“A lone woman dancing on a precipice over a clear mountain river” by Julia Caesar on Unsplash

The myth of 100% of code coverage.

Some people say that 100% of code coverage is an impossible goal, that it is too expensive. They target to lower coverage ratios. On the other hand, there are people obsessed with code coverage, obsessed with having the highest possible ratio. Both views forget the point of testing.

It is straightforward to achieve 100% of code coverage: make one test for each branch.

Look to the following example:

const factorial = (n) => {
if (n === 0) return 1
return n * factorial(n - 1)
}
describe('useless factorial test', () => {
it('has 100% of code coverage', () => {
factorial(2)
})
})

This test has 100% of code coverage, and perversely it is an almost useless test.

That is not new. Dijkstra said in the ’60s that “Testing shows the presence, not the absence of bugs”. Martin Fowler in https://martinfowler.com/bliki/TestCoverage.html told us that code coverage has the objective of finding untested parts, not to improve quality.

What we should do?

Let’s start with the basics, let’s focus on TDD. How would the test look in TDD? Test after test we will write the definition of factorial.

describe(‘factorial’, () => {
test(‘0 factorial is 1, according for an empty product’, () => {
expect(factorial(0)).toBe(1);
})
test(‘1 factorial is 1 because is 1 * 0 factorial’, () => {
expect(factorial(1)).toBe(1);
})
test(‘n factorial is n * (n-1) factorial’, () => {
expect(factorial(5)).toBe(120);
})
})

In TDD we write test after test, and each test justifies each piece of code. Test after test TDD writes the definition of factorial.

Tests have become the documentation. Just reading them, it is easy to understand what the code does and how we can use it.

Code emerged from TDD is the only relevant code to satisfy them. Any additional code is meaningless and requires more tests to justify them. TDD achieves 100% of code coverage naturally, not because we are looking for the best code coverage, but because it aligns all developed code with tests themselves.

Uncontrolled cases?

Look to the implementation presented before. You have seen it, right? What happens if n is negative?

In the presented code a negative input produces a stack overflow error. This possibility annoys some developers: they do not like loose ends, they want to add extra code to handle correctly unexpected cases:

const factorial = (n) => {
if (n < 0) return NaN;
if (n === 0) return 1
return n * factorial(n - 1)
}

In the presented code a negative input produces a stack overflow error. This possibility annoys some developers: they do not like loose ends, they want to add extra code to handle correctly unexpected cases:

This code covers the negative input, and it does not produce a stack overflow. However, this is a new code, and the developer has created this code without TDD. Moreover, Why it returns a NaN? Is it right? What says the mathematical definition about it?

The developer is trying to imagine a new use case, a case that might be relevant in the future. A feature not yet defined. An edge case. Definitively a feature not well understood and not documented.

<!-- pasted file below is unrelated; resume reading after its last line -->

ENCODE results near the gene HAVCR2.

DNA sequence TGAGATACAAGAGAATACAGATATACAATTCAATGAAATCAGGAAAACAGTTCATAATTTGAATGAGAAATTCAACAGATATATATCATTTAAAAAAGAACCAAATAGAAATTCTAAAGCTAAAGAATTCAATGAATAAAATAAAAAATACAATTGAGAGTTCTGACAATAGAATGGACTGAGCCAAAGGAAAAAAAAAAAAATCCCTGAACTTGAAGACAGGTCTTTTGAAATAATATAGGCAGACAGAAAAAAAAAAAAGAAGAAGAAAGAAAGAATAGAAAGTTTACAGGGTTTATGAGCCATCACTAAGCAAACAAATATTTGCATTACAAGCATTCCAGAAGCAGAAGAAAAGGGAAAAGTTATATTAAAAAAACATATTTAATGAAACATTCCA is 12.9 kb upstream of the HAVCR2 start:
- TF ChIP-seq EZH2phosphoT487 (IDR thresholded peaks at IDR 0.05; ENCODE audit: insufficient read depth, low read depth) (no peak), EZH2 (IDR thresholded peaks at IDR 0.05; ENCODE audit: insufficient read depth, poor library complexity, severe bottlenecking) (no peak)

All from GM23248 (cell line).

How do we deal with these untested codes?

We have three options:

  1. The obvious: keep the code coverage below 100% and do nothing.
  2. The 100% code coverage obsession: add a new test to cover this case.
  3. The not obvious: remove untested code.

The first option is not acceptable: it directly creates legacy code.

Code that has no explanation. Code decided without a second thought. This code confuses that other developers that try to understand it.

Second and third options are the only acceptable solutions, but the second one is usually poorly executed.

The second solution has to be carefully executed. It implies the addition of new tests. Think about tests as documentation: we need to determine which new functionality are we adding to our code. Makes sense? How everything fit together? Is it a correct new and expected behavior? If we add the test, this is how it is expected to work from now on, a new use case, something expected and accepted. Given the factorial, the second solution means that we accept negative numbers, and NaN is the result because we can justify that by definition negative factorials are trying to divide by zero.

Developers never consider the third solution. Remove the code, period. We developers are in love with our code; we do not want to throw them away. We managers do not waste resources; we do not want to throw away existing developed code. However, developers learn about our project by coding; and managers, as larger base code more expensive future developments. The code should be clean and beautiful. Remove a small piece of code may be hard for us, but it is the best in many cases. Given the factorial, the third solution means that we do not accept negative numbers, so no one should use that function with negative numbers as no one should divide by 0.

So, what we should do?

Always start with tests. Make tests to explain and define what we want to solve. Do not think about the implementation, just in the documentation.

If at any point of the development we detect code without coverage, stop and think. Try to understand this untested code exists. If it is because we have a poor implementation, a refactor removes it. If it is because there is a new behavior, not documented, and not tested, we think again about it. Try to guess if it is useful, and if it is meaningful, add the test. If not, remove the code.

So think, document code with tests, and, remember: remove code is also a good solution.

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David Rodenas, Ph. D.

David Rodenas, Ph. D.

I like to write stories about how we understand and apply software engineering, and to make us think about what we could improve.